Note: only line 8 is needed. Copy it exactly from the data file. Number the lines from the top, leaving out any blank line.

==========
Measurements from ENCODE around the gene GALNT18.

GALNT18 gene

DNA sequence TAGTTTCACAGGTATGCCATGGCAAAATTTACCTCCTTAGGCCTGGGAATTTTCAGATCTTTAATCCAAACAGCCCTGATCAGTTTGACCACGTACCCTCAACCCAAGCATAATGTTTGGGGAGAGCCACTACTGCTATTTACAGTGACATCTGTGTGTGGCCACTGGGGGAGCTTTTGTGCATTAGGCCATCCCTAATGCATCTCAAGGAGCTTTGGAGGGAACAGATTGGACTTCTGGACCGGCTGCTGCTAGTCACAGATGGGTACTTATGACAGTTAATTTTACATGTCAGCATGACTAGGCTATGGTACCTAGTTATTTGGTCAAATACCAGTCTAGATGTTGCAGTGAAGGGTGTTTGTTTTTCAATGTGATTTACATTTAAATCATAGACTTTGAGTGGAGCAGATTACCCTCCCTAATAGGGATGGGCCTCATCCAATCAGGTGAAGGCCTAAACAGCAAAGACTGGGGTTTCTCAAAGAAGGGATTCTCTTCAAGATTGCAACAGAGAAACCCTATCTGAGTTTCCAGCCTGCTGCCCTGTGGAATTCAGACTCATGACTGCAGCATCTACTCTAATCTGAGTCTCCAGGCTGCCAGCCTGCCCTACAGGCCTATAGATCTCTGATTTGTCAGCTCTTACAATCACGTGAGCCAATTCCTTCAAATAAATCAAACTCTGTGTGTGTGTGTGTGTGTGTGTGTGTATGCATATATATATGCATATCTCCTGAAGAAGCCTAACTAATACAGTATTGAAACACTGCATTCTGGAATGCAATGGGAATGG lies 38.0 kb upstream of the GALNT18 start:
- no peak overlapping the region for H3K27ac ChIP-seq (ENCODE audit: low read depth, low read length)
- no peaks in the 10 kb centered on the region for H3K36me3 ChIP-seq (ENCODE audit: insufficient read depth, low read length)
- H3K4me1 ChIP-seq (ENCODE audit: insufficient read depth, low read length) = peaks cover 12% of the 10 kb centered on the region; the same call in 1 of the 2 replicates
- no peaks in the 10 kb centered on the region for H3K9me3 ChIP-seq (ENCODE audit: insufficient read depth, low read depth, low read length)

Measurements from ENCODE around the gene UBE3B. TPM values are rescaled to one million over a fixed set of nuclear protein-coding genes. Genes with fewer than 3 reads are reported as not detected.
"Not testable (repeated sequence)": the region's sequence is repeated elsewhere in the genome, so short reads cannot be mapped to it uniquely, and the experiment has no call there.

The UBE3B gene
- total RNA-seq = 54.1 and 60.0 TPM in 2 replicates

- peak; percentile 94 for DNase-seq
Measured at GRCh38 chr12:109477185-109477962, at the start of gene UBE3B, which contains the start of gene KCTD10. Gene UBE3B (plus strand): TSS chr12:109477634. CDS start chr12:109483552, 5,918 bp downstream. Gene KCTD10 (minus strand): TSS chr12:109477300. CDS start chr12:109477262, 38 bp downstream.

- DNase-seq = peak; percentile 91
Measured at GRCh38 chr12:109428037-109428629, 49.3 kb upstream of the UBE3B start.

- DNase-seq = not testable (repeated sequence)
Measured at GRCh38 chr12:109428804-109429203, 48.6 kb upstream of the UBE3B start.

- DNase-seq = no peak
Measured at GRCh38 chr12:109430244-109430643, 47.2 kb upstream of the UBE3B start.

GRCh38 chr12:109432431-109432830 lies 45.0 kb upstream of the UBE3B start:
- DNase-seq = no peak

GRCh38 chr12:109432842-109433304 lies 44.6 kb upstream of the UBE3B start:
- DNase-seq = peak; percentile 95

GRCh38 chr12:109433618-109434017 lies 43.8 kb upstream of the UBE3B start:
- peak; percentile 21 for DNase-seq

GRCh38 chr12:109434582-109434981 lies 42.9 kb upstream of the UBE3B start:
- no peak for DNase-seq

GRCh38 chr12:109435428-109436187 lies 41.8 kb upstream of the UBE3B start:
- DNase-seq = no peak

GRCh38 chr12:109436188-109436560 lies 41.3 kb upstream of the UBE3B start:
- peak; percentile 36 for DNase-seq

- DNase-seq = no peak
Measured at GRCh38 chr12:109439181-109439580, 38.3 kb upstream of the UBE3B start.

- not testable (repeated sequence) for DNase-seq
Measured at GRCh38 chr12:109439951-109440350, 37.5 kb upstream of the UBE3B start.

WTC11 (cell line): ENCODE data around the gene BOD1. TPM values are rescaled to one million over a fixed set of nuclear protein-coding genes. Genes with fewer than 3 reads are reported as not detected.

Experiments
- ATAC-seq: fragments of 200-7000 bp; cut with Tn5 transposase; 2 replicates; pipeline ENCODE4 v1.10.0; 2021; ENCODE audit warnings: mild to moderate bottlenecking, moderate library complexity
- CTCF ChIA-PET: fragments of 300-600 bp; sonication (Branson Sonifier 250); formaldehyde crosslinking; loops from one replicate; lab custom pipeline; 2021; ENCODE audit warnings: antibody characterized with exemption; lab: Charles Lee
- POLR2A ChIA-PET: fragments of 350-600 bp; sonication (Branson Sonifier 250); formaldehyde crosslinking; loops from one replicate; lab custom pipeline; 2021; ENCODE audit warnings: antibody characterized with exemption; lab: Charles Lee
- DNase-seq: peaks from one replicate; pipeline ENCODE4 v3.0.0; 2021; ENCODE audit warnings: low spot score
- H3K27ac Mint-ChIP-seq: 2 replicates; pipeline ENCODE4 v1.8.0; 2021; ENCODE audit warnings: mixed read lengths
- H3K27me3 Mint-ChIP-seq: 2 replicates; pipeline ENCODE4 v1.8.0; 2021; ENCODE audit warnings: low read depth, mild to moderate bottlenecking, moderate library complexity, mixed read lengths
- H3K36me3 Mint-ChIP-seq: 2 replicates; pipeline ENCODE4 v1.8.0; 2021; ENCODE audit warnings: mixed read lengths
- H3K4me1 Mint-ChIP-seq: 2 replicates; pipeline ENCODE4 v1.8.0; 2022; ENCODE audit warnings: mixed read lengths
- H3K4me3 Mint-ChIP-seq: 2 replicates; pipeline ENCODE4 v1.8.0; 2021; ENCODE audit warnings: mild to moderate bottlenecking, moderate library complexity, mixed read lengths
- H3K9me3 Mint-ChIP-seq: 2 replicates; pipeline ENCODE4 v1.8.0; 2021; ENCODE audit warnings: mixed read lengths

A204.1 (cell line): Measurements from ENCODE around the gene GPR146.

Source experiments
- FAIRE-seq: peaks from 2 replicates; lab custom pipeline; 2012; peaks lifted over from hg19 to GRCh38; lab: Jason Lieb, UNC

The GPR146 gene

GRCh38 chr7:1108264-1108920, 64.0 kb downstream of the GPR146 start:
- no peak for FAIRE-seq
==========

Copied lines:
Measurements from ENCODE around the gene UBE3B. TPM values are rescaled to one million over a fixed set of nuclear protein-coding genes. Genes with fewer than 3 reads are reported as not detected.